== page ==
This article is part of our special report Farmers under pressure.
Agri-food producers recognise the need to become competitive and sustainable. But they also need to deal with market volatility, price imbalances in the value chain, uncertainty generated by free trade agreements and Russia’s ban on EU imports. EURACTIV’s partner EFEAgro reports.
The first effect of this precarious situation is a loss of profitability for farmers, who require support from regional, national and European administrations in order to keep alive rural enterprises, which are the main drivers of employment.
Agricultural cooperatives and organisations told EFEAgro what they want from the Common Agricultural Policy (CAP) and what should be prioritised during the next stage of reform.
Industria Agraria boss Fernando Burgaz said that “the CAP should keep in mind its role and what involvement it has. In particular when it comes to farms needing to be economically sustainable, so they can provide a decent livelihood and maintain rural life with an adequate level of employment.”
He added that the CAP “should contribute to efforts to equalise the profitability of farming with the European Union’s other productive sectors”.
Burgaz highlighted a number of objectives, including “strengthening the bargaining power of producers by encouraging supply integration; promoting sector coordination; giving inter-branch organisations more capabilities; guaranteeing the smooth functioning of commercial ties between chain operators; and controlling unfair practices”.
He added that efforts have to be made “towards a framework of fair competition, as well as implementing effective instruments that will allow the management of market volatility.”
Cooperativas Agro-alimentarias’ international relations head Gabriel Trenzado said, “the imbalance of power in the value chain is to the detriment of a fragmented agricultural sector that is facing concentrated clients and providers”. Market volatility is one of the most significant factors contributing to “lack of profitability and difficulty in securing future investments”.
As a solution, Trenzado advocates “encouraging cooperative integration” so that they can be more relevant on the market.
José Ramón Díaz, from the association of young farmers (ASAJA), acknowledged that the scenario outlined above “affects the volatility of products in a very noticeable way but we also have to consider other factors, like the effects of climate change”.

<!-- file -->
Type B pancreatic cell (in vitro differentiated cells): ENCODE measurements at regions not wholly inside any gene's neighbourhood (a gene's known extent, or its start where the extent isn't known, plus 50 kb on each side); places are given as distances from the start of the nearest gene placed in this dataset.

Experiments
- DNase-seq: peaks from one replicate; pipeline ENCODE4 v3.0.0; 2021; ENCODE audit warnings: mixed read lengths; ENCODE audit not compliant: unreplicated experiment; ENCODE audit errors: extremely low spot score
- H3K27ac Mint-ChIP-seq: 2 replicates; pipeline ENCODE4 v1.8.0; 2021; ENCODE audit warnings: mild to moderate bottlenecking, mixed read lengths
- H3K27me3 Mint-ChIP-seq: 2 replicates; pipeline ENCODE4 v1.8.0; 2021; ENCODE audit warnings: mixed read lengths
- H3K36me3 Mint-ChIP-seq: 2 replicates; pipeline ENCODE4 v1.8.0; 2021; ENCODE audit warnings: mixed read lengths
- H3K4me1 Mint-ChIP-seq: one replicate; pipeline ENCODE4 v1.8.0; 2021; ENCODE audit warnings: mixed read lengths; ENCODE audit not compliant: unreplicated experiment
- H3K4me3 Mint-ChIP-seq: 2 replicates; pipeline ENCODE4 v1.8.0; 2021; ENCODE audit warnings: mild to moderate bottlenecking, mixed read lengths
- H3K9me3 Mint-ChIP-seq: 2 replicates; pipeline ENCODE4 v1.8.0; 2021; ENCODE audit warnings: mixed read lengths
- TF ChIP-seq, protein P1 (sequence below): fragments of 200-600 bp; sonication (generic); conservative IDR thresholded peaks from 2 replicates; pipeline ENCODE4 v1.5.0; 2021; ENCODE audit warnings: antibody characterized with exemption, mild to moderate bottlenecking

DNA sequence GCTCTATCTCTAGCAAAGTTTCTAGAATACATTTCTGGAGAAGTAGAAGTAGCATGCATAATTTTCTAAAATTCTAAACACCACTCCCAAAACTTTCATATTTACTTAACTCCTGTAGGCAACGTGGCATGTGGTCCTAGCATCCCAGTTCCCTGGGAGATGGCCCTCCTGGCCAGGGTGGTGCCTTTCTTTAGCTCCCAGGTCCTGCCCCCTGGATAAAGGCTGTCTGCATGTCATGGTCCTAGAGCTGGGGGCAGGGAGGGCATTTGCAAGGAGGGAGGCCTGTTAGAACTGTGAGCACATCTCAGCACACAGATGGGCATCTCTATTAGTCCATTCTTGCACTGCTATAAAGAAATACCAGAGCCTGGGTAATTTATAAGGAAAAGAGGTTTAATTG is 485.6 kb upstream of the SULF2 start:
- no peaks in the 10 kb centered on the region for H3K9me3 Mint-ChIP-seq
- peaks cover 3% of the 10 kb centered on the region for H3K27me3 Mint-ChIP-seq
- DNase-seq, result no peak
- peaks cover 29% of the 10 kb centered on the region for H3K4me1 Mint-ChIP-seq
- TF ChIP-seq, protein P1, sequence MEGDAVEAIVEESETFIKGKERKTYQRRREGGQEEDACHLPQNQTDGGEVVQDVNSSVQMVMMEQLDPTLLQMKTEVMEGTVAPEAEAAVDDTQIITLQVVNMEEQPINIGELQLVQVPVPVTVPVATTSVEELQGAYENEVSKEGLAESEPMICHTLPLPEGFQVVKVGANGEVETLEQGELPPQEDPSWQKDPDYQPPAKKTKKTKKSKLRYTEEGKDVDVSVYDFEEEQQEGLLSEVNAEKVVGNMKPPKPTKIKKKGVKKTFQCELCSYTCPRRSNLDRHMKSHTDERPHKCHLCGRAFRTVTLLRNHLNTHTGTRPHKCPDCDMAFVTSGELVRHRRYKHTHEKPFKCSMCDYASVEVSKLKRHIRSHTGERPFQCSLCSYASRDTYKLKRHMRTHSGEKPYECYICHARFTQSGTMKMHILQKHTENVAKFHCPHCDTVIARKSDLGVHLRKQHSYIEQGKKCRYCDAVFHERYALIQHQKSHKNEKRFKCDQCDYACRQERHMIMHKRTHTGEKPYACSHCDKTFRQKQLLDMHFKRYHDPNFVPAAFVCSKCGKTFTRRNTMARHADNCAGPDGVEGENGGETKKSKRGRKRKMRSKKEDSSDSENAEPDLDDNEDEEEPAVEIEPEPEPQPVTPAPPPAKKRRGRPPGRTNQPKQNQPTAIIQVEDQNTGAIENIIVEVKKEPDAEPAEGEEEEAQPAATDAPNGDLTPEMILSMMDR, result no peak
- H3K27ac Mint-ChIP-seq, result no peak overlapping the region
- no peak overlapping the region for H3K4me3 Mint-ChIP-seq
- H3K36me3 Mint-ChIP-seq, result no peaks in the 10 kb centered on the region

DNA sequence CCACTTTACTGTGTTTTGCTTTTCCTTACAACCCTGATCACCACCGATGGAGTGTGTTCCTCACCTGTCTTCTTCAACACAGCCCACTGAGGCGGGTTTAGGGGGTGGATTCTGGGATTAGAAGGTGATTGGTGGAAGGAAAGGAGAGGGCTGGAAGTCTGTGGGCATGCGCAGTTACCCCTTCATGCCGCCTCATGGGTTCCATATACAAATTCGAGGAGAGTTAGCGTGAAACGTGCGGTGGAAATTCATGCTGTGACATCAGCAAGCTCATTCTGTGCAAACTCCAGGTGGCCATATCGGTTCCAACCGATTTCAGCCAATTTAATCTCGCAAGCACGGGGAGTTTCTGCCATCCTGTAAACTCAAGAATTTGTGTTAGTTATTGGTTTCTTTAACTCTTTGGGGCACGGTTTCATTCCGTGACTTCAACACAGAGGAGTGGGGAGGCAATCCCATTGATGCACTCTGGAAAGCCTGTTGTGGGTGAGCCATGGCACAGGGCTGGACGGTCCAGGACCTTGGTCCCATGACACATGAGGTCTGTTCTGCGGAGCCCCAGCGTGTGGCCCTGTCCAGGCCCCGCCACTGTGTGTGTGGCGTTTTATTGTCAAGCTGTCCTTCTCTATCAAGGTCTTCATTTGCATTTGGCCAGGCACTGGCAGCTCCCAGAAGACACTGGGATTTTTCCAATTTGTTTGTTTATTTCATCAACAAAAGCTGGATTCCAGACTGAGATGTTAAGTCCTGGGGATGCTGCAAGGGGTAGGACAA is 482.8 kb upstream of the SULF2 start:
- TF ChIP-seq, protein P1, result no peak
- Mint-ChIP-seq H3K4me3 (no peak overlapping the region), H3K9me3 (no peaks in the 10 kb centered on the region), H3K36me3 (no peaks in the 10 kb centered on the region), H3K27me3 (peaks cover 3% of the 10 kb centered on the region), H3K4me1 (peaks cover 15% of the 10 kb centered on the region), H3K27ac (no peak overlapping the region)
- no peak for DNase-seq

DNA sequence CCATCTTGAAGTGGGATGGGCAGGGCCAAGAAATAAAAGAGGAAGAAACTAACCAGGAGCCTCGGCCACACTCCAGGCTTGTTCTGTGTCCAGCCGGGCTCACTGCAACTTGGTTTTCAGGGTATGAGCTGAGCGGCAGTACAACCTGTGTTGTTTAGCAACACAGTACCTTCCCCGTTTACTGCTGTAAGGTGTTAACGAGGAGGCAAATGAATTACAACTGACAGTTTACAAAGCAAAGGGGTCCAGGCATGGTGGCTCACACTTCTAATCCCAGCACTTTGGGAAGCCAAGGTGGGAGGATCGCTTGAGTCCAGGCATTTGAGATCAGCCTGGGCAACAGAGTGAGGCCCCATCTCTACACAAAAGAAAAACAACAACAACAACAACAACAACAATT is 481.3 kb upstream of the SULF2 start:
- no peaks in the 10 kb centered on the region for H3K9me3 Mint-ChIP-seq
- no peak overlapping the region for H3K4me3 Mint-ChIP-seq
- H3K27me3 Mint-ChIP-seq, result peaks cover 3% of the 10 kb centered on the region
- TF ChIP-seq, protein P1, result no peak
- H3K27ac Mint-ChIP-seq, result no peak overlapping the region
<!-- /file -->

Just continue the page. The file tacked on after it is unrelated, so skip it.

Díaz also highlighted that “successive CAP reforms have eliminated or reduced the minimum level of market regulation mechanisms” in order to address “fluctuations and product availability, as well as increased demand”. He added that “in this regard, there is still work to be done”.
COAG Secretary-General Miguel Blanco warned that “faced with policies aimed at generalised deregulation, it is necessary to strengthen the regulation of the food market’s backbone, as well as the agri-food chain, in order to be profitable and sustainable across the board”.
Blanco added that producers have to be granted “necessary exceptions regarding competition” and that mandatory EU-wide regulation is needed to prevent abusive practices. He suggested this could be a common element of all commercial operations but that member states should be given enough wiggle-room to adapt it to their own particularities.
The farmers’ association chief added that a balance must be struck “between competition rules, their application and sector regulation”.
For the union of small farmers (UPA), “The volatility of prices and loss of bargaining power on the part of farmers in a totally imbalanced chain are two of the main reasons behind the sector’s loss of profitability. That is why it is one of the main priorities that have to be solved in the next CAP reform.”
That is why the UPA backs the inclusion of collective bargaining in order to strengthen the position of the primary sector, as well as “establishing clear exceptions to competition law, by allowing those negotiations to be held by producer and inter-branch organisations” and introducing new management mechanisms.
“These mechanisms should take into account not just market price but also basic production costs,” the UPA added, so as to have a positive impact on agreements with third countries, which do not lead to loss of competitiveness for domestic producers.
Supermarket group Asedas said that, in terms of distribution, establishing “stable long-term relations” with the rest of the supply chain is “key to maintaining price balance. It’s a win-win.”
“Spain’s agri-food chain is one of the most efficient in the world and it allows the consumer to pay much lower than the European average. 6% lower according to Eurobarometer,” the group added.
Fellow group ACES, which represents, among others, Carrefour Express and Lidl, insisted that “market logic” is the best way to ensure that each link in the chain receives fair payment for work carried out.
But its president, Aurelio del Pino, said that political intervention is necessary when imbalances related to the inherent traits of agriculture occur. He added that the next CAP must bet on “better modernisation of facilities and professionalisation of the sector”.
It is quite a challenge for a sector that is all-important to the Spanish economy.